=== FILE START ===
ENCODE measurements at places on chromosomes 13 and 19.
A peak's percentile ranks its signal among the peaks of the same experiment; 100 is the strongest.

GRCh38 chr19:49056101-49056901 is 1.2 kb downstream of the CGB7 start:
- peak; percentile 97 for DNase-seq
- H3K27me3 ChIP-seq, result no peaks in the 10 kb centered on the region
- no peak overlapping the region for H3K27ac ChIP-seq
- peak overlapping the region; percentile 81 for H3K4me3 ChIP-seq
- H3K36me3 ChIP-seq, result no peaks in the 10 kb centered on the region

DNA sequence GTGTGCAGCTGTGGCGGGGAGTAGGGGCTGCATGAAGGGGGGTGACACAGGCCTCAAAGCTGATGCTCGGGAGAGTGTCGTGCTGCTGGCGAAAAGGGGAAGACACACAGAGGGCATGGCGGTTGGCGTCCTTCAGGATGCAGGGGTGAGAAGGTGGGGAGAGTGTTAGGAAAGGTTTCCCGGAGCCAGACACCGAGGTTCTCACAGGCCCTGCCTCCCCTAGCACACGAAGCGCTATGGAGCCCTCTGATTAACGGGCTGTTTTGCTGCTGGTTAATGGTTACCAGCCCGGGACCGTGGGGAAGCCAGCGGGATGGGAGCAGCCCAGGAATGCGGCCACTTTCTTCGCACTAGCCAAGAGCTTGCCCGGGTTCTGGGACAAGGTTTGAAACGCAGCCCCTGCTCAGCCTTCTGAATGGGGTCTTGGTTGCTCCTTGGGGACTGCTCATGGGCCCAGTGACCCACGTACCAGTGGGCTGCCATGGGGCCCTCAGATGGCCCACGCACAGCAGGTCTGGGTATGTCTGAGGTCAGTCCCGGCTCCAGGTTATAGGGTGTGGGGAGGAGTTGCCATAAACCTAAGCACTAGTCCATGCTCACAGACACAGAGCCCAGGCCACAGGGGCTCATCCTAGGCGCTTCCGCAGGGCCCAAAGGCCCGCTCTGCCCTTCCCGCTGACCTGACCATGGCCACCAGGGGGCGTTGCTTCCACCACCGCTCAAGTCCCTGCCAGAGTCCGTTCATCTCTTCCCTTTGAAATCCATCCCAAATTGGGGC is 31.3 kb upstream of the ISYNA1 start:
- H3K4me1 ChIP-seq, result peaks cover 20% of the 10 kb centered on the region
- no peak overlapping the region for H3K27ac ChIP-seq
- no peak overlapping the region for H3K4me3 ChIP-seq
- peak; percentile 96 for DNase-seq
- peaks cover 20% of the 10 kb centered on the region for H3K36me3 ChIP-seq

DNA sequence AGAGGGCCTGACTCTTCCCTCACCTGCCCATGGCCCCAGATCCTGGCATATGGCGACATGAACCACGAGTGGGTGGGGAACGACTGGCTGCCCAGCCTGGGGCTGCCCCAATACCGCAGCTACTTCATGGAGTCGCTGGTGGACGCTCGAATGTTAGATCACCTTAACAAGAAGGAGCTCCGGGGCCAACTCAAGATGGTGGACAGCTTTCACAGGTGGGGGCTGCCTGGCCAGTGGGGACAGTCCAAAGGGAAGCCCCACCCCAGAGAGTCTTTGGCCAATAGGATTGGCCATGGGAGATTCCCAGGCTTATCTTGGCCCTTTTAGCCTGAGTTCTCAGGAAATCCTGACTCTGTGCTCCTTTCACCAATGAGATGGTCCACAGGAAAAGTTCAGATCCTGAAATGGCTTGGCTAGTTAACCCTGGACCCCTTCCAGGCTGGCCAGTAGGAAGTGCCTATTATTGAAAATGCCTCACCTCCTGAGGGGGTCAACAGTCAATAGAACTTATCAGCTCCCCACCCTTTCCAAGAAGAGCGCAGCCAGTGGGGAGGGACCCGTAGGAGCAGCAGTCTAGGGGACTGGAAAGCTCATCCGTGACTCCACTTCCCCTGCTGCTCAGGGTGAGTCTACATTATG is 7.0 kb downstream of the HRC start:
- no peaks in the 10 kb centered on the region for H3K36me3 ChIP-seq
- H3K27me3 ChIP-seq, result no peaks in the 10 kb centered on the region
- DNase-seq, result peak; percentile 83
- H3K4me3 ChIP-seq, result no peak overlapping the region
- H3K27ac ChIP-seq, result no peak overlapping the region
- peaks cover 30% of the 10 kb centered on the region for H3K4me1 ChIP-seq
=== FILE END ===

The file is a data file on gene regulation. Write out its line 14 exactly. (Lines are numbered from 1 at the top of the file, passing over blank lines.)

- peaks cover 20% of the 10 kb centered on the region for H3K36me3 ChIP-seq